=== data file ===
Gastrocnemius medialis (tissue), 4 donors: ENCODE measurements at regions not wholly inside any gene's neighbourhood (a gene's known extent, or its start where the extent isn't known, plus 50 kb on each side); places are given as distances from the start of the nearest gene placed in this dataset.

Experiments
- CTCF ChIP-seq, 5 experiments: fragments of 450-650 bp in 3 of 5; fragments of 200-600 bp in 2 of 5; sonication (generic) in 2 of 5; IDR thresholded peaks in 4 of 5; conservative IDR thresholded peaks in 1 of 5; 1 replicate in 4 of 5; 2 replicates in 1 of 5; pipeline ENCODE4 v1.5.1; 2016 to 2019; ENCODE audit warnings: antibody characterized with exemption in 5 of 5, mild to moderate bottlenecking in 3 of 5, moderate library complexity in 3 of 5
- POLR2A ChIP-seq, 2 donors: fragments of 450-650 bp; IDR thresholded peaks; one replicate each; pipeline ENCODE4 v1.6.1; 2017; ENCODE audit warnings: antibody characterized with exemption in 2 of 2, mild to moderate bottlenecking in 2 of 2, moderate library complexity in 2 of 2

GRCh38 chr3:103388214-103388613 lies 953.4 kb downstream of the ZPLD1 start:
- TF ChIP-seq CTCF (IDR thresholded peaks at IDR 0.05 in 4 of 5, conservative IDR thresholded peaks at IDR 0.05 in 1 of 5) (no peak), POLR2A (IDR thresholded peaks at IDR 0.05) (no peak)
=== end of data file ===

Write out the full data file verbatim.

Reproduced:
Gastrocnemius medialis (tissue), 4 donors: ENCODE measurements at regions not wholly inside any gene's neighbourhood (a gene's known extent, or its start where the extent isn't known, plus 50 kb on each side); places are given as distances from the start of the nearest gene placed in this dataset.

Experiments
- CTCF ChIP-seq, 5 experiments: fragments of 450-650 bp in 3 of 5; fragments of 200-600 bp in 2 of 5; sonication (generic) in 2 of 5; IDR thresholded peaks in 4 of 5; conservative IDR thresholded peaks in 1 of 5; 1 replicate in 4 of 5; 2 replicates in 1 of 5; pipeline ENCODE4 v1.5.1; 2016 to 2019; ENCODE audit warnings: antibody characterized with exemption in 5 of 5, mild to moderate bottlenecking in 3 of 5, moderate library complexity in 3 of 5
- POLR2A ChIP-seq, 2 donors: fragments of 450-650 bp; IDR thresholded peaks; one replicate each; pipeline ENCODE4 v1.6.1; 2017; ENCODE audit warnings: antibody characterized with exemption in 2 of 2, mild to moderate bottlenecking in 2 of 2, moderate library complexity in 2 of 2

GRCh38 chr3:103388214-103388613 lies 953.4 kb downstream of the ZPLD1 start:
- TF ChIP-seq CTCF (IDR thresholded peaks at IDR 0.05 in 4 of 5, conservative IDR thresholded peaks at IDR 0.05 in 1 of 5) (no peak), POLR2A (IDR thresholded peaks at IDR 0.05) (no peak)